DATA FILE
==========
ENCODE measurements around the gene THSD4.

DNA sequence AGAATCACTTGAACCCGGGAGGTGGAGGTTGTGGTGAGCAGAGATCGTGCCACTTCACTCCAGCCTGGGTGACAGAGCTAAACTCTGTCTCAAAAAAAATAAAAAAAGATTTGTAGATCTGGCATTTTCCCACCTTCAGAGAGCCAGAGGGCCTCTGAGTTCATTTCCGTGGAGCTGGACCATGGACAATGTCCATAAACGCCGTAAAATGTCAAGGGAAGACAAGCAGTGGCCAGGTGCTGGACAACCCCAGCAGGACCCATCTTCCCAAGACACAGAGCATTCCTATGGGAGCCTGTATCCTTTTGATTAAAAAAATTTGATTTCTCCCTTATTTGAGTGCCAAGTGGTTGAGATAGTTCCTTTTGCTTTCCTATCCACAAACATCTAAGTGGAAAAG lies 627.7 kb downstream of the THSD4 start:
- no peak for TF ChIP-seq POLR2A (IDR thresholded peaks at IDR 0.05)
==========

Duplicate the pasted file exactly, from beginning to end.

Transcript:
ENCODE measurements around the gene THSD4.

DNA sequence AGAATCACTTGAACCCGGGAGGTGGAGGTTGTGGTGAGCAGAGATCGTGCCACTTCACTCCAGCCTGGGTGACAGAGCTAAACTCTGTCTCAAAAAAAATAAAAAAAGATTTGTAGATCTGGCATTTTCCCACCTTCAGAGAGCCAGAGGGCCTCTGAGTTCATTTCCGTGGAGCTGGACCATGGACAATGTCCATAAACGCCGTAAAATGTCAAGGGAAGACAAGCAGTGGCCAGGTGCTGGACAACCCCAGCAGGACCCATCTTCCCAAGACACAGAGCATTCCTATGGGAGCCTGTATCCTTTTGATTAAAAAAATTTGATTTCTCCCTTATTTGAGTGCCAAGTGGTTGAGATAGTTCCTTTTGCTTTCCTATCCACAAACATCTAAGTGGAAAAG lies 627.7 kb downstream of the THSD4 start:
- no peak for TF ChIP-seq POLR2A (IDR thresholded peaks at IDR 0.05)